-A/N: Please note that this is entirely fiction, and, as usual, the narrator is not me.-

Life is distilled down to two elements that we drink down like shots.

Love and death.

Damn the dawn. It brought the end and the sirens.

She was the siren. So beautiful. Fragile features, thin cheekbones that could be crushed with a heavy blow from someone's swinging beerbottle fist. Molten eyes, brown. Slender fingers. Virgin earlobes, no scarred-over holes. Rosebud mouth covering white-fence teeth. She was a pixie, little oceanborn child of some other world.

We met as girls do. We giggled, we bartered secrets from one another. Two little girls running out of their training bras, running too fast. Me in my glitter-patched jeans and stolen sweatshirts, she in her lace skirts and clinking bangle bracelets. We bounced along life's conveyor belt, tasting everything that went by.

Together we teased the beast inside, tempted it and ran screaming from it. We crept back and did it all over again. It stayed chained to its peg, but we had our close encounters. We were wrong—we thought there was a beauty to this beast. We romanticized the dark, elegant death. In our fantasies there was no dirty bathroom floor, no flashes of red-blue, red-blue, red-blue, no laughing-crying-screaming-throwing up.

Laws were an obstacle course, something to leap over and skirt around. It was a maze, and I was determined to bulldoze through it, to find all the shortcuts and cheatcodes and then exploit them.

She and I dipped into the music of the night with stolen spoons. Hard screams, torn lyrics. Bliss in the drowning oblivion. We filled our bellies, ears, and souls.

But the night ends, and then comes the dawn.

We were with the other beautiful broken dolls. Perfect girls and boys from sunny childhoods with painted faces, all losing themselves to the night and the induced rainbow visions. In dark corners they held hands and held each other. They traded love like she and I had traded secrets. They learned to fit together, shattered fragments fused like puzzle pieces.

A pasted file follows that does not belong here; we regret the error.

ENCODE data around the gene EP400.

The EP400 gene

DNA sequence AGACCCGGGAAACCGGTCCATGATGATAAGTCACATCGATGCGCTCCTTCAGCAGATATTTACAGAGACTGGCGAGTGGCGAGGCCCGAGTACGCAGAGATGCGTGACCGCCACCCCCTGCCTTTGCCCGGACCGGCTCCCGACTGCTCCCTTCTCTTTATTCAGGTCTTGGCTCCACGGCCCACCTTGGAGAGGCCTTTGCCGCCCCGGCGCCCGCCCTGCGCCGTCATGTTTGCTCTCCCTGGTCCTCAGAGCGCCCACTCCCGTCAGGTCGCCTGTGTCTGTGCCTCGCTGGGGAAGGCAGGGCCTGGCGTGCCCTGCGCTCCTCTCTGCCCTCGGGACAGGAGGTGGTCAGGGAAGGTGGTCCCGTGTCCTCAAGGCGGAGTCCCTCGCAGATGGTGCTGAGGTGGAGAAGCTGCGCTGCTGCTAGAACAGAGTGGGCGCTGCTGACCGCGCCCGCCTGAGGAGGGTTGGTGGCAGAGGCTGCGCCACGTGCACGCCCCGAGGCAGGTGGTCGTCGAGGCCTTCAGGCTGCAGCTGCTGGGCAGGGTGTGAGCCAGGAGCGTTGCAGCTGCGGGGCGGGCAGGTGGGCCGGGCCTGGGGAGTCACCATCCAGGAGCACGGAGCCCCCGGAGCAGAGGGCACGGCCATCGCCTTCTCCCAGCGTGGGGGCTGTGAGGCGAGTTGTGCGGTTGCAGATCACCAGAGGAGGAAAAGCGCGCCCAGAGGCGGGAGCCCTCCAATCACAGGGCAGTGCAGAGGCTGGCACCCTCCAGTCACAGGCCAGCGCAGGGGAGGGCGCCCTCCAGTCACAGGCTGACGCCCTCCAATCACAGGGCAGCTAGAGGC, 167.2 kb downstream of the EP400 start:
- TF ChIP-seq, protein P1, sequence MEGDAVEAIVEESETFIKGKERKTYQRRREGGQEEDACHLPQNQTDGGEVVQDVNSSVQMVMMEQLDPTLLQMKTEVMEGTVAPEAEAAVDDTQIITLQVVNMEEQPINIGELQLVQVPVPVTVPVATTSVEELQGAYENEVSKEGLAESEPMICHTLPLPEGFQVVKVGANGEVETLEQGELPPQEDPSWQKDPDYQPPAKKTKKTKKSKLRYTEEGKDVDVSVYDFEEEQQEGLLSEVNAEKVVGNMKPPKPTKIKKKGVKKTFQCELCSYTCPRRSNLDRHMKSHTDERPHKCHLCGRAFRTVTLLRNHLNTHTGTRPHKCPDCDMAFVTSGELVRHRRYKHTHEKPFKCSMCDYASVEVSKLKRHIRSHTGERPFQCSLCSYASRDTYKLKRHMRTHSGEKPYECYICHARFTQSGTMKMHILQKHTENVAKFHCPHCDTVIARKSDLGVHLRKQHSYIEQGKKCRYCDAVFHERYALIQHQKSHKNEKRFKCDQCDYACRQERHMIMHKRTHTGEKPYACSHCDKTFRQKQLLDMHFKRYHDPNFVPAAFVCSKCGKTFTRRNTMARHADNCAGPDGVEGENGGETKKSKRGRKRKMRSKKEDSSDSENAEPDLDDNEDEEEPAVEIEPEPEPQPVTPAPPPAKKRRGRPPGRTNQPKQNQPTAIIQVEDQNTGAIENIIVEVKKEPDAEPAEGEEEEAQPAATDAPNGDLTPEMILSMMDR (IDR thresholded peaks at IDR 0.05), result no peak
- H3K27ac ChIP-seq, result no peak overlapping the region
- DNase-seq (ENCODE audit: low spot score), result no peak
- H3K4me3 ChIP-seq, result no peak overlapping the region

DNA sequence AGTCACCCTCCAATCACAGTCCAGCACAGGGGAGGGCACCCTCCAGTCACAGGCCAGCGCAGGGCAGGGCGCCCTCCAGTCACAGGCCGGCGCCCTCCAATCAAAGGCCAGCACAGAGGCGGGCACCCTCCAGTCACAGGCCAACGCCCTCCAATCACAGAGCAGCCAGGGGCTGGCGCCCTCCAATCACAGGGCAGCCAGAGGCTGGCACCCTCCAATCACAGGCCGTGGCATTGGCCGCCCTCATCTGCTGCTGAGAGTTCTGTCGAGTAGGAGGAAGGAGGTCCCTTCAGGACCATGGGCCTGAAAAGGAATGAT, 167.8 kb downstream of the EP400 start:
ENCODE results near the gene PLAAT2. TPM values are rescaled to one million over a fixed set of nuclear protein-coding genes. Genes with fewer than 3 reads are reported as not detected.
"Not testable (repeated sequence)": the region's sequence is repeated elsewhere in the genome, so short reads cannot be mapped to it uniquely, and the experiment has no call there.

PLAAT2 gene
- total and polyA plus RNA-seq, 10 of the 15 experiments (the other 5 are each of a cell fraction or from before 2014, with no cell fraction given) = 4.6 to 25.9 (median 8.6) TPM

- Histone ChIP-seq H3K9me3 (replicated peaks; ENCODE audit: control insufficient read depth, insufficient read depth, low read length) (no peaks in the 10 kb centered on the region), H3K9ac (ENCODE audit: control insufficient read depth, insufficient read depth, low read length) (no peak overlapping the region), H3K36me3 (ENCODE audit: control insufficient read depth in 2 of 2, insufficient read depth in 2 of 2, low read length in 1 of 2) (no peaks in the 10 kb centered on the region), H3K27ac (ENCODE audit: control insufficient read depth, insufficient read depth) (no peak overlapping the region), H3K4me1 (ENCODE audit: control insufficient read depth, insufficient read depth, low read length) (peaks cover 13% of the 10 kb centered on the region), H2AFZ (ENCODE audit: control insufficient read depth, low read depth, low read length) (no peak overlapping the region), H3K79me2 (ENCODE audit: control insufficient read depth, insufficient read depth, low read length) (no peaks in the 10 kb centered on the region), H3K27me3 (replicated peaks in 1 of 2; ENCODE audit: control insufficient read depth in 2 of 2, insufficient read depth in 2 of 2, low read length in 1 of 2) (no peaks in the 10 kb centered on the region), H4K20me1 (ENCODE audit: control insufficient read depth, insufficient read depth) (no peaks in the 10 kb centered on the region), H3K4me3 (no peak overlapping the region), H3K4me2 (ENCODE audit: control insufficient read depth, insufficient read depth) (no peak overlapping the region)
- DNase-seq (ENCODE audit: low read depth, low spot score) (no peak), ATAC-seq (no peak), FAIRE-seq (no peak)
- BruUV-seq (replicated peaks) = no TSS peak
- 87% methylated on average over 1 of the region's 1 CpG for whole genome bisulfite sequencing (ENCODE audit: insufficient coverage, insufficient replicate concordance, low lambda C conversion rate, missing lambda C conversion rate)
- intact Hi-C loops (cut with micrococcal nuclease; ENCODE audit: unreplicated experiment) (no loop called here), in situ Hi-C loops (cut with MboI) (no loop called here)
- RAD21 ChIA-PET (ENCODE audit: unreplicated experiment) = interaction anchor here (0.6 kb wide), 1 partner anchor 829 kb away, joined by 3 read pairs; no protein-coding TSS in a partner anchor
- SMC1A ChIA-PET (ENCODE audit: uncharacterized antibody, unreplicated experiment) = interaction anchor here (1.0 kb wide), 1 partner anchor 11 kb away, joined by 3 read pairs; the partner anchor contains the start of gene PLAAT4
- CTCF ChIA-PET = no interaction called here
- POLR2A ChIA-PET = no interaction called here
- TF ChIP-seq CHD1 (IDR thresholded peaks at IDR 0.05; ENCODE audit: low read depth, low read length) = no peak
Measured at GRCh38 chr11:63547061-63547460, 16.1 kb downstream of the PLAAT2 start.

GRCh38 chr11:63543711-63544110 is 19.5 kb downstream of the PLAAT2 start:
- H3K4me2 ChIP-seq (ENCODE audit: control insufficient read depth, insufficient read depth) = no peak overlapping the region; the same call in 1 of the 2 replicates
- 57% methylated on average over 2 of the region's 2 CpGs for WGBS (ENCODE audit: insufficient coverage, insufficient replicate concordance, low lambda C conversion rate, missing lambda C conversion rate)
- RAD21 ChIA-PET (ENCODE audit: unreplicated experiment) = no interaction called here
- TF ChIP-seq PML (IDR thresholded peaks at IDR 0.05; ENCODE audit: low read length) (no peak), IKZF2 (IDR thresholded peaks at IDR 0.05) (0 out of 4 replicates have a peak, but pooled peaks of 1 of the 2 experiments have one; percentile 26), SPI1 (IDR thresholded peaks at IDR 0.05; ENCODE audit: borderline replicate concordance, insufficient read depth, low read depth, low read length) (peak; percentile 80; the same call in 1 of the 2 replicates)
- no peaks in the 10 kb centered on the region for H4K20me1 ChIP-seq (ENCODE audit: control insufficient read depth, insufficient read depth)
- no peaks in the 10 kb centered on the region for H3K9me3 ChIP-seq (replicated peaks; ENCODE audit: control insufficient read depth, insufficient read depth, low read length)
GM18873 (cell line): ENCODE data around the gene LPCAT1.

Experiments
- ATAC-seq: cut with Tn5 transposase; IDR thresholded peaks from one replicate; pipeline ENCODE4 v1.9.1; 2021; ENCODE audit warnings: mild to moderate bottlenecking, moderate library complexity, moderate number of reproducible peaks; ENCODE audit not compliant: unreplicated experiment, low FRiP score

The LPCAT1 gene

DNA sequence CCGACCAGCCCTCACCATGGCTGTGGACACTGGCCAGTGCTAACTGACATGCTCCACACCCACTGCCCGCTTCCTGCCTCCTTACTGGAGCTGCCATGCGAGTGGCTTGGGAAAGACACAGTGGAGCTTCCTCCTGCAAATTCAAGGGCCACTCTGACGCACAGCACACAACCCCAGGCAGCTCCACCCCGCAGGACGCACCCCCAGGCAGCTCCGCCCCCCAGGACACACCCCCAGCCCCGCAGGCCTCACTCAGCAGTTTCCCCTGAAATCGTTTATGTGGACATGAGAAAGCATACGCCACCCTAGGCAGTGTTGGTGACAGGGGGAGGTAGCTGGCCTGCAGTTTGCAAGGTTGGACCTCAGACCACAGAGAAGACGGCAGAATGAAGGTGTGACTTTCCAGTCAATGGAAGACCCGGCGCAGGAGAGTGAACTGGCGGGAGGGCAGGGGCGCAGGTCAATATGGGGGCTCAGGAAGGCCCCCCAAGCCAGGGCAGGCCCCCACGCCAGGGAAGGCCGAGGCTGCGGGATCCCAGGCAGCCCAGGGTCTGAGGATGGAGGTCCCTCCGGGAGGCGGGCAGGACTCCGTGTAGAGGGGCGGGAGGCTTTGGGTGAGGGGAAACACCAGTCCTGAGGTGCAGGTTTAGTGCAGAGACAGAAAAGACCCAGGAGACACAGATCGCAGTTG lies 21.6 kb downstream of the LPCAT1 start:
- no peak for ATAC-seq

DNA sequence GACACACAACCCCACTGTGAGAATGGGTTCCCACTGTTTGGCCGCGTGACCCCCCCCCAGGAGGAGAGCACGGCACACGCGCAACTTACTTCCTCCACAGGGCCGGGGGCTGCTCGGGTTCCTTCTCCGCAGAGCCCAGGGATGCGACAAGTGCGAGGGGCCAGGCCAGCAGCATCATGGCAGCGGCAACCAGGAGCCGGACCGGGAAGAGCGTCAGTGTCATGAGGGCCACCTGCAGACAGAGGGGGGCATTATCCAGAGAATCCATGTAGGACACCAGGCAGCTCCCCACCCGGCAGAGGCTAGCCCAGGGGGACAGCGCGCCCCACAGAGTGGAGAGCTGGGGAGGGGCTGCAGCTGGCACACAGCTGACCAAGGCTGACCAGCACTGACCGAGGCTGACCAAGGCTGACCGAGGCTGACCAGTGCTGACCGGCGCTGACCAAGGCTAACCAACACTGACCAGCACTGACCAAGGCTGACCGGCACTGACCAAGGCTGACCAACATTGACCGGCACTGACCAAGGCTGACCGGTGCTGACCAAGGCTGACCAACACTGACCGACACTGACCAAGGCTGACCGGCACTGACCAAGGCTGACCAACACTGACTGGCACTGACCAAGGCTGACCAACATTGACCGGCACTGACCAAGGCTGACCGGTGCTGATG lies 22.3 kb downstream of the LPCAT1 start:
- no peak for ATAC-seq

I wanted to suture together her broken pieces, make her whole again. Is this love?

The serpent that hid behind her rosebud-covered fence snuck out and glided over another girl's face. Eyelashes brushed like butterfly wings. Soon they would find the forbidden tree in this paradise garden of the night. They would climb it, hang high from its perilous branches.

Her ocean eyes sang of danger and beauty and chaos. She could call anyone to her. When she locked the garden gate I cried. I loved you first.

We ran parallel conveyor belts, burning the soles of our feet racing towards the finish line.

I marked my body with letters, symbols, and a little drawing of a pixie siren on the place her hands had liked to touch the best. I filled new holes with safety pins and rings.

She said to me You know I wish you hadn't shaved your hair.

I said to her You know I wish she wouldn't empty her syringes into your body.

She said to me But the fire chases the night.

The fire would burn the rope restraining the beast inside and set it free. The fire would light up the night and bring the dawn and silence my siren.

We had poured love and death into a blender. We had sucked it down, fed the beast inside, and then thrown up in the dirty bathroom while the other boys and girls worked the puzzle pieces of their bodies together and played with the rainbows in front of their eyes. It had come down to this. I found her sprawled on the floor, and the fire had left her eyes but ravaged her body.

She crossed the finish line first and I was laughing-crying-screaming, telling her she was stupid, telling her she was beautiful, telling her I was sorry, telling her I hated her, telling her I loved her. The night rushed away and the dawn and a 9-1-1 call brought the red-blue red-blue red-blue flashes.

You distilled your whole life down to love and death and then the sirens came for you.

The dawn brought the end of the night.